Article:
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US asylum measure aimed at curbing claims has limited impact given strained border budget

TUCSON, Ariz. (AP) — Inside giant white tents that house about 1,000 migrants near Tucson International Airport, Border Patrol agents demonstrate clockwork efficiency to release detainees within two days of arrest with orders to appear in immigration courts at their final destinations. Agents transmit information from the field to colleagues who prepare court papers while migrants are bused hours away to a processing center, minimizing time in custody.

Notably missing from the operations hub in the busiest corridor for illegal crossings into the U.S. are asylum officers who do initial screenings, which are intended to weed out weak claims that don't meet narrowly prescribed grounds for seeking protection, such as race, religion and political opinion.

Asylum officers were instructed nearly a year ago to apply a higher screening standard on those who cross the border illegally after passing though another country, such as Mexico, but they are too understaffed to have much impact. The Biden administration hails the higher standard as a cornerstone of its border policy in legal challenges, but its application in only a small percentage of arrests shows how budgets can fail to match ambitions.

Strained budgets continue to loom large as the White House again considers sweeping measures to limit asylum at the border.

The failure of a $20 billion spending plan on border security this month has caused the administration to assess its priorities. U.S. Immigration and Customs Enforcement, facing a $700 million hole this year, is considering cutting the number of detention beds from 38,000 to 22,000 and facilitating fewer deportation flights. These possible steps were first reported by The Washington Post and confirmed to The Associated Press by a U.S. official who spoke on the condition of anonymity because they were not authorized to discuss it publicly.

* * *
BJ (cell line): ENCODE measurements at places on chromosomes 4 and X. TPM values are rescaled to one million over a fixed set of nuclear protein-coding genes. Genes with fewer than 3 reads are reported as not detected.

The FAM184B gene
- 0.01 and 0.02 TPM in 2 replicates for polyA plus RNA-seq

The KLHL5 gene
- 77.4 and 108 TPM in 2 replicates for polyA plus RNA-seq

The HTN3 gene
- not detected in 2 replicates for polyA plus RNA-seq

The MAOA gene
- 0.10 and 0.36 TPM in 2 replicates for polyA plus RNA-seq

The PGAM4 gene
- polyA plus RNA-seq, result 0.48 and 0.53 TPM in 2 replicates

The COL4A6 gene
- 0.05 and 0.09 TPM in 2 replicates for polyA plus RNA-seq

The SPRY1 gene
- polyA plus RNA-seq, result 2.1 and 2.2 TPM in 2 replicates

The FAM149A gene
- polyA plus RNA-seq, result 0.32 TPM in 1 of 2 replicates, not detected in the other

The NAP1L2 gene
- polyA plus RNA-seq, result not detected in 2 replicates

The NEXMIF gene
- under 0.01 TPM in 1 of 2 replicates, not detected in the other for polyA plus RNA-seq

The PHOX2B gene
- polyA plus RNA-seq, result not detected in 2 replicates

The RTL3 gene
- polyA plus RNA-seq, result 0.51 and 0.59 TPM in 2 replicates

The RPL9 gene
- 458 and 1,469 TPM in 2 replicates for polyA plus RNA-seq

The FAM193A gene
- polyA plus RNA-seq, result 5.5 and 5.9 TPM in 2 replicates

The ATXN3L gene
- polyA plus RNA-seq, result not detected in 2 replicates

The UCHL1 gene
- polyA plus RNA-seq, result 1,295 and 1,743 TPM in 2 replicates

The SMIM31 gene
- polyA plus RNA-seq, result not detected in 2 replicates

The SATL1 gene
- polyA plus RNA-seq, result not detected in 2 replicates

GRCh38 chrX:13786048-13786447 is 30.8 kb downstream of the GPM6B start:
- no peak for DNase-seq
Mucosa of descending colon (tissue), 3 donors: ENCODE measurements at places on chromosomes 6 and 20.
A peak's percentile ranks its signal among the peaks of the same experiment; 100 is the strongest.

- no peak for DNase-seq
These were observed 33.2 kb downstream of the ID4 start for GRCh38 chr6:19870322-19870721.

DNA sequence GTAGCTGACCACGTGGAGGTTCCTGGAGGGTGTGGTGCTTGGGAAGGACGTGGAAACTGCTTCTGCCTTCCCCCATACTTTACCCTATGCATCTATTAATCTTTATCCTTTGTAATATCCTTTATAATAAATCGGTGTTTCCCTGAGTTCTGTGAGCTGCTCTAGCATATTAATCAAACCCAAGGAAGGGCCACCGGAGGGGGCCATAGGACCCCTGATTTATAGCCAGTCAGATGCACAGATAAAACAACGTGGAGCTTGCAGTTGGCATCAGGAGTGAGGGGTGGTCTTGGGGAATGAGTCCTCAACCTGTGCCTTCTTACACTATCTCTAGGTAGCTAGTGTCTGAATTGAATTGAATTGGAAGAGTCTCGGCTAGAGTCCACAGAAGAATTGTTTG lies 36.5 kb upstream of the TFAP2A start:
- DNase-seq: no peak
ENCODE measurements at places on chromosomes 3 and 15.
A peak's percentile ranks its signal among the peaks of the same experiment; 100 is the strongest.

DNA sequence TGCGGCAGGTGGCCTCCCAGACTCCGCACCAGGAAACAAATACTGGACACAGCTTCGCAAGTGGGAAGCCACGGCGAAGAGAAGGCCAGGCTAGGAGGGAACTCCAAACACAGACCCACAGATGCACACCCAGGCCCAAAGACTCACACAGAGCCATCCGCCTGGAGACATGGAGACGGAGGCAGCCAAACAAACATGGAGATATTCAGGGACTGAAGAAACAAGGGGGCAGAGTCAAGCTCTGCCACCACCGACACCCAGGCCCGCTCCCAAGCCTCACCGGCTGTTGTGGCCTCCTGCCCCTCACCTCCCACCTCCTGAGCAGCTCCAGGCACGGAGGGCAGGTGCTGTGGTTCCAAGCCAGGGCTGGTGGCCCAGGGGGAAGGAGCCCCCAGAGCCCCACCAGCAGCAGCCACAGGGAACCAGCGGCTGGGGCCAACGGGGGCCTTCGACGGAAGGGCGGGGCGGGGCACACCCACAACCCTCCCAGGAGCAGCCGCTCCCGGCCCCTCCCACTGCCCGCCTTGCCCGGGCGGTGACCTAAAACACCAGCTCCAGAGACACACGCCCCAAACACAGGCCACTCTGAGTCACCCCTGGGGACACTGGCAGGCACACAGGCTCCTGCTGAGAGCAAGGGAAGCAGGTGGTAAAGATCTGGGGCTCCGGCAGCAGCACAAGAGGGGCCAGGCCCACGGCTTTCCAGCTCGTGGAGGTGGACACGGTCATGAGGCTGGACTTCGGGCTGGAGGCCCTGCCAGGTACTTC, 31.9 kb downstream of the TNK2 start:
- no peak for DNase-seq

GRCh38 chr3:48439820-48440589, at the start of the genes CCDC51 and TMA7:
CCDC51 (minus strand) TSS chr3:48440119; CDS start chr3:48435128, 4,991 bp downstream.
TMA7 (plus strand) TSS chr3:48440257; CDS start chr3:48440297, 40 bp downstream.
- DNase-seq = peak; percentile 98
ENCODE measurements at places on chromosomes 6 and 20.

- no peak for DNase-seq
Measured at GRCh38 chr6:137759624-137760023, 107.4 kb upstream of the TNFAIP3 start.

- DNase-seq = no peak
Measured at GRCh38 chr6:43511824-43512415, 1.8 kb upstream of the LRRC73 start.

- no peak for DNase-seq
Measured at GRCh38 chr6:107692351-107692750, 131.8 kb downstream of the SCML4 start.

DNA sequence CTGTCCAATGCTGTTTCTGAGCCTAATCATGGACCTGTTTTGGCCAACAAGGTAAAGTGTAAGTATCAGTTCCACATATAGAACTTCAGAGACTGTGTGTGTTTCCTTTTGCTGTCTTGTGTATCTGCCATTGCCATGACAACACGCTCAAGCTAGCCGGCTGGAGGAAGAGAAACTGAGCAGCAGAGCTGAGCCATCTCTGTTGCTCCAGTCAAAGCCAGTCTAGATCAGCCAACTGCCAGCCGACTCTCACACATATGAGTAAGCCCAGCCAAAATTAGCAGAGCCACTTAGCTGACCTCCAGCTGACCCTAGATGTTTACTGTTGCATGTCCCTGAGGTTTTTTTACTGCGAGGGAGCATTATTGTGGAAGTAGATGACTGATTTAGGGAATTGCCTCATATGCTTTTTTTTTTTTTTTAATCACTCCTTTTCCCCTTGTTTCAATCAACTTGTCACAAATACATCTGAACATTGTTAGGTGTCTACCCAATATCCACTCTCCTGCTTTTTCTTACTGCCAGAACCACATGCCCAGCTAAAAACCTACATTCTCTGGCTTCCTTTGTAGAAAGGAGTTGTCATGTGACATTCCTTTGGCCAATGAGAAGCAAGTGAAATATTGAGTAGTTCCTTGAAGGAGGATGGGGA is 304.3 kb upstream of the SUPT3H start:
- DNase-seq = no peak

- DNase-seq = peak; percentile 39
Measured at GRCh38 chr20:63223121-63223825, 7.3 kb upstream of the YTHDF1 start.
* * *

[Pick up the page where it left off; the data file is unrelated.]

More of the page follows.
The failed spending package crafted by Senate negotiators would have given $4 billion to U.S. Citizenship and Immigration Services, including to add 4,338 asylum officers to screen applicants and make final decisions on claims — more than four times current staffing.

Arrests for illegal border crossings from Mexico plunged to the second-lowest monthly rate of Joe Biden's presidency, a month after the higher standard replaced COVID-19 pandemic-related asylum restrictions. The rule “is working as intended and has already significantly reduced encounters at the border,” Blas Nuñez-Neto, assistant homeland security secretary for border and immigration policy, said in a court filing at the time.

Asylum-seekers subject to tougher screenings had a 59% pass rate through September, down from 85% in the five years before the pandemic, Nuñez-Neto said in another court filing.

While that suggests the policy has made a difference, its scope has been limited. Officers interviewed only 57,700 migrants under the new rule through September, according to Nuñez-Neto. That represents only about 15% of the nearly 365,500 migrants released by Border Patrol from June to September with notices to appear in immigration court.